Rev. Ken Kovacs preaches to the congregation at Catonsville Presbyterian Church


For Us Not Against Us

March 8, 2020

Readings: John 3:1-17

Second Sunday in Lent/ 8th March 2020

The reformer Martin Luther (1483-1546) claimed that John 3:16 is “the gospel in miniature.” He felt this one verse summarized the good news. It’s probably the best-known verse in the Bible, even for people who know nothing about scripture or about Christ. You probably have it memorized.

We find it everywhere. It’s emblazoned on banners at televised sporting events. As the camera pans the playing field and stadium there’s bound to be a “John 3:16” somewhere. We find it on tattoos, t-shirts, necklaces, key chains, all kinds of Christian-kitsch. It’s found on billboards, painted on the sides of old warehouses. I once saw a photo of a large billboard that read: STATE LINE STORE (I believe along the Georgia border), FIRST CHANCE LOTTERY. STOP. QUICK CASH. PLAY HERE. And in the lower right hand corner of the sign, there it is: John 3:16. Did you know that the In-N-Out Burger chain of drive-thru restaurants has John 3:16 in tiny red print on the inside rim of the bottom of their beverage cups?

It’s probably the most-cited verse of the Bible and almost always taken out of context.

Ask yourself: is it really wise to expect one verse to carry the full weight of God’s good news? The gospel can’t be reduced to one verse or a soundbite or a 30-character Tweet. Sure, there’s a lot of good news in this verse. But why do we stop at 3:16? What if we released our focus on 3:16, zoomed out, and looked at what’s all around this verse?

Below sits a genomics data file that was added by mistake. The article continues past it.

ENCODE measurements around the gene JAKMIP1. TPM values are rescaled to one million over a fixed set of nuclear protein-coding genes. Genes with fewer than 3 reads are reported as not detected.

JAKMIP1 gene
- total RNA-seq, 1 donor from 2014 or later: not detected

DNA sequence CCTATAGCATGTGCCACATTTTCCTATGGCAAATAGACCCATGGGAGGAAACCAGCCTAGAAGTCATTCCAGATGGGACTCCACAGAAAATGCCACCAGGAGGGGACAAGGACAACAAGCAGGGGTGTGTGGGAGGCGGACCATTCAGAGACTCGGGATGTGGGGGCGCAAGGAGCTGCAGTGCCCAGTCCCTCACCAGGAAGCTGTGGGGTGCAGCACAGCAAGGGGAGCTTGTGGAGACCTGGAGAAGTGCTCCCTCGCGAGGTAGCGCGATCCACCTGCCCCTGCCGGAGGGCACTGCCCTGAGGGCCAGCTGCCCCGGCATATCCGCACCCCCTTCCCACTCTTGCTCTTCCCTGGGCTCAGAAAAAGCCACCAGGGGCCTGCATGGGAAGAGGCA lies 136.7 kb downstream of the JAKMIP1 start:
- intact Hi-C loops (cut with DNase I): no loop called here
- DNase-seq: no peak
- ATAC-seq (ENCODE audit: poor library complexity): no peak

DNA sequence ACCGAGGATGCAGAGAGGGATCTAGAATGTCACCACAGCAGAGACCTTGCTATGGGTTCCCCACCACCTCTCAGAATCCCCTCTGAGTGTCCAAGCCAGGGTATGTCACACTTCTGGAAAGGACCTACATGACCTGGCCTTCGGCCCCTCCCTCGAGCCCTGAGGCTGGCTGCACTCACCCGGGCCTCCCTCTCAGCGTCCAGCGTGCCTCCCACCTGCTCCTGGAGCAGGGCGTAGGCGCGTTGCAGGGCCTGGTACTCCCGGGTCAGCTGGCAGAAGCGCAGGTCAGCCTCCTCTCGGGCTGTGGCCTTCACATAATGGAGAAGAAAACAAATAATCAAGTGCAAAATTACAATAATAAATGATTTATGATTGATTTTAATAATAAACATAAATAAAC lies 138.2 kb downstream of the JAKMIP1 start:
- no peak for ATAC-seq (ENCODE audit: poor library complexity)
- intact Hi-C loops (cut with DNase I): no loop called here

We quickly see that 3:17 might be just as important: “Indeed, God did not send the Son into the world to condemn the world, but in order that the world might be saved through him.” Isn’t this an important part of the gospel message?  Zoom out some more and we see that John 3:16 and17 are really connected to what Jesus says about Moses and a serpent in John 3:14 and 15. These verses are also significant and often overlooked. And while we’re at it, go back to the beginning of the chapter to see Nicodemus searching for Jesus at night and Jesus saying to him, “Very truly, I tell you, no one can see the kingdom of God without being born from above” or “born again” (John 3:3).

Nicodemus, a leader of the Pharisees, arrives at Jesus’ home under the cover at night, in secret. Our Nic at Night. We know he’s searching after God’s kingdom. It’s implied in Jesus’ words to him: “Very truly, I tell you, no one can see the kingdom of God without being born from above,” or as the King James Version puts it, “born-again.” Both are correct.

Unfortunately, he doesn’t get it because Jesus is using a metaphor and Nic being literal. His literal frame of reference prevents him from seeing God’s kingdom, prevents him from seeing the purpose of the kingdom. So Jesus proceeds with an analogy. “The wind blows where it chooses, and you hear the sound of it, but you do not know where it comes from or where it goes. So it is with everyone who is born of the Spirit” (John 3:8).